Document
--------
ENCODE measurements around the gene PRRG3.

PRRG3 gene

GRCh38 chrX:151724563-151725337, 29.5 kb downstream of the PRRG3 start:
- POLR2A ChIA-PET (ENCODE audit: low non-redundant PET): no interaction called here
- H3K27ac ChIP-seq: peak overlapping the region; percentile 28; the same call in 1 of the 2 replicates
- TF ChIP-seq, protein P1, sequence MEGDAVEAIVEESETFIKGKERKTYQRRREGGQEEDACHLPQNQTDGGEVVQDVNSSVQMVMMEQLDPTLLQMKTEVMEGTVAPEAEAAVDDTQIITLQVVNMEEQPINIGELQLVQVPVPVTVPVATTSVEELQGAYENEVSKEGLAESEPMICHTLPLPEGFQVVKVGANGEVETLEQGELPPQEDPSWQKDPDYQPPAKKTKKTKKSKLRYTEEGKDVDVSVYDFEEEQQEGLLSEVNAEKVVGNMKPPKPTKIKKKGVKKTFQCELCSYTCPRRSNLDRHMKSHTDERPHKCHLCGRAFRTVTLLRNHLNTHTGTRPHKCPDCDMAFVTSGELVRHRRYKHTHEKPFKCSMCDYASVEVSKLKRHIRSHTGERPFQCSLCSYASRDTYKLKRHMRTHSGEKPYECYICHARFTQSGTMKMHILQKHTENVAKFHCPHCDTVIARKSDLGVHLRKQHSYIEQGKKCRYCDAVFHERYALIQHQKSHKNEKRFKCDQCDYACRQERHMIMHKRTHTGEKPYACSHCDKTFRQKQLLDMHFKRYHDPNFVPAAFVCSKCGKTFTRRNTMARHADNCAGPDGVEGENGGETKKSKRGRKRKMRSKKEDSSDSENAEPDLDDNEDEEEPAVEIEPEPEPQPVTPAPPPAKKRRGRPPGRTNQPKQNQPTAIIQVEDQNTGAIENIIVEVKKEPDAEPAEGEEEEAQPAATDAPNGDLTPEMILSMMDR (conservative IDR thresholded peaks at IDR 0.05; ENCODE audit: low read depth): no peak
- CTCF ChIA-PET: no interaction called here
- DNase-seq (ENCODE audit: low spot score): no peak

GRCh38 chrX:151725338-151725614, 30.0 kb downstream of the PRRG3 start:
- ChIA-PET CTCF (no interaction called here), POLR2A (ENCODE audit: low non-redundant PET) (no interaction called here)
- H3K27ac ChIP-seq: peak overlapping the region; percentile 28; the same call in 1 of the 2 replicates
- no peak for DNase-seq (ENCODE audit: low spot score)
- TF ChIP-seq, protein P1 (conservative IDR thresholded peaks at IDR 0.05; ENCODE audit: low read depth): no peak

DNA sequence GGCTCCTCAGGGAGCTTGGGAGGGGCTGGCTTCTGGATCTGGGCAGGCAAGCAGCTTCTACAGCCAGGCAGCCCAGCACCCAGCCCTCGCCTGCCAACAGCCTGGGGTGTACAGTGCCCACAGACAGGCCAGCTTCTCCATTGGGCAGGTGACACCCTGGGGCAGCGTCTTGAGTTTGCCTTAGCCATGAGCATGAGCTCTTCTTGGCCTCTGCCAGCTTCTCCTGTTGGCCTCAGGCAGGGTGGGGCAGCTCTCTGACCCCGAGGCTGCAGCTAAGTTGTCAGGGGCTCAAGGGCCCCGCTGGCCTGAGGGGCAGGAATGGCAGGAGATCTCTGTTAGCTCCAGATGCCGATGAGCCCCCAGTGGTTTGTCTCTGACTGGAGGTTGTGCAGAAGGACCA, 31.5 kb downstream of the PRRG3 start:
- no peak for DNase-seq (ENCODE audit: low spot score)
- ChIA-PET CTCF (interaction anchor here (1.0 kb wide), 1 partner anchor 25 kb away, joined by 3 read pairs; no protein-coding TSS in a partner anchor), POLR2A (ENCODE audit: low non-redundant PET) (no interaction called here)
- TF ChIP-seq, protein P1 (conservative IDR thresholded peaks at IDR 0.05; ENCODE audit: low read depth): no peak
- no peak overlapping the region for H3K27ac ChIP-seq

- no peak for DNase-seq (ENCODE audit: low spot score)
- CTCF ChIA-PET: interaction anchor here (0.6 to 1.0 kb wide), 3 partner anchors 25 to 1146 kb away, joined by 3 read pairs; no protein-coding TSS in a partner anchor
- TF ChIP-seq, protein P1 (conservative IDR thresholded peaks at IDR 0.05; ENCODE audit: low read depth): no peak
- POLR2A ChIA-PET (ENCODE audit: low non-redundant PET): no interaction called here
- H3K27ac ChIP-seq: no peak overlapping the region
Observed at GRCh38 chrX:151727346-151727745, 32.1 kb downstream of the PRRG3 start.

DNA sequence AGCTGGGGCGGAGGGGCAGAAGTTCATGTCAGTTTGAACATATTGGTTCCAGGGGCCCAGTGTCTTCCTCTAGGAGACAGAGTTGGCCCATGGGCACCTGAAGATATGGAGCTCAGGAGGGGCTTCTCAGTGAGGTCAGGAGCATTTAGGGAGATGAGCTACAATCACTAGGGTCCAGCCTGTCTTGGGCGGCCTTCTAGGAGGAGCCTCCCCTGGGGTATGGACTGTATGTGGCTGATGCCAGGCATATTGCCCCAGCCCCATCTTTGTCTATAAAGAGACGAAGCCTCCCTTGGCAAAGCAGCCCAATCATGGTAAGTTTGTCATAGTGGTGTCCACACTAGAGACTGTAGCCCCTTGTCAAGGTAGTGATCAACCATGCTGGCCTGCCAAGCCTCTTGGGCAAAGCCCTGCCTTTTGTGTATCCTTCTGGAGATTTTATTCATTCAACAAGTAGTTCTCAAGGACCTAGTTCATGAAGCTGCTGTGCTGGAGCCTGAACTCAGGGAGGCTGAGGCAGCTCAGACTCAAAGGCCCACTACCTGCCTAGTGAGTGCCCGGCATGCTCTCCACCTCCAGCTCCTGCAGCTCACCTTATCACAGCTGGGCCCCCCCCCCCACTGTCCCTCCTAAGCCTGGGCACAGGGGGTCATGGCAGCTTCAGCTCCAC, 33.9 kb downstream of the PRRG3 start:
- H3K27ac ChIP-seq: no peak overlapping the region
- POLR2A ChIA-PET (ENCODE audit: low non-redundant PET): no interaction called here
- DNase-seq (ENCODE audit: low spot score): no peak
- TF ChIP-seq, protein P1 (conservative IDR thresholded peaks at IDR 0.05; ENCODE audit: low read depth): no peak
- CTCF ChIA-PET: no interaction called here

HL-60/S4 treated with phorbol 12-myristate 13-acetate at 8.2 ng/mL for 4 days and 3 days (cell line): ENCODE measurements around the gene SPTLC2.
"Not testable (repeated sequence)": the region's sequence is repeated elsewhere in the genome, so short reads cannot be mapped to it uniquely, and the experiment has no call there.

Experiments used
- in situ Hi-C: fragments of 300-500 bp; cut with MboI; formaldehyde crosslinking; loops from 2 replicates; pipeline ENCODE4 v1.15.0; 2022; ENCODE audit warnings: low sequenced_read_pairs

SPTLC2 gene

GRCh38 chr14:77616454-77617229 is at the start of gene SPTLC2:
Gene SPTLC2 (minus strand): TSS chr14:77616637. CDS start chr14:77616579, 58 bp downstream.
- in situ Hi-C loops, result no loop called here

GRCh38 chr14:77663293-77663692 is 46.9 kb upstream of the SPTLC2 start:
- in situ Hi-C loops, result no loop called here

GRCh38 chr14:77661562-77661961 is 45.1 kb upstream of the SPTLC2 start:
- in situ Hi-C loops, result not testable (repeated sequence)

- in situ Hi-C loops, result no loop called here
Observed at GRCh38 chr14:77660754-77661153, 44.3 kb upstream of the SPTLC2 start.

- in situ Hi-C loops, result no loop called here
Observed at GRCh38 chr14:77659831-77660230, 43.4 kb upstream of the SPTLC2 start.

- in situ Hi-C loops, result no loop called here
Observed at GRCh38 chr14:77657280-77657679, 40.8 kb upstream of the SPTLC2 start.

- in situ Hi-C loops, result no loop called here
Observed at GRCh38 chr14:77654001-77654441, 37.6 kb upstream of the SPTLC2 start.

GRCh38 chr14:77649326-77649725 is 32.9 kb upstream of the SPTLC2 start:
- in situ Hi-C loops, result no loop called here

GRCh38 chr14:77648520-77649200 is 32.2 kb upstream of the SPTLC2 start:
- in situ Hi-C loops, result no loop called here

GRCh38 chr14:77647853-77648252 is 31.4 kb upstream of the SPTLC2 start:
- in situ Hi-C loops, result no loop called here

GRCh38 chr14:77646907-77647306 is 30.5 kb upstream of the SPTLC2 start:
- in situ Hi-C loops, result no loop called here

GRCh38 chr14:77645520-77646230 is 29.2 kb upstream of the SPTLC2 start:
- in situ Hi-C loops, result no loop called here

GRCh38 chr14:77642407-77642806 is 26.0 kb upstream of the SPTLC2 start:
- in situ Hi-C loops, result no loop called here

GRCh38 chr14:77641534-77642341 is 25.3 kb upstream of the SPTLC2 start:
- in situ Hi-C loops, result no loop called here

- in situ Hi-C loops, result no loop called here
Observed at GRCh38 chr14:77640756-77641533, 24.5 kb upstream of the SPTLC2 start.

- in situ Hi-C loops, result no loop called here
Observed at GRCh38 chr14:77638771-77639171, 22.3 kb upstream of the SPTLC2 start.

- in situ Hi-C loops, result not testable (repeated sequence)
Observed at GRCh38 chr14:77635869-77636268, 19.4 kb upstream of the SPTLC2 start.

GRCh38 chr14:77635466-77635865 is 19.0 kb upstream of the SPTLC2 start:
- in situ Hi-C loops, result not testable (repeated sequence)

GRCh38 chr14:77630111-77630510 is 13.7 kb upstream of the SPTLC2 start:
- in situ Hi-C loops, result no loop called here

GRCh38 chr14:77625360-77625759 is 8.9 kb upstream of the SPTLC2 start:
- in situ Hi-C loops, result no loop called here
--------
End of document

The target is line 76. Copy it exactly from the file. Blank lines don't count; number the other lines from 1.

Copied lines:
- in situ Hi-C loops, result no loop called here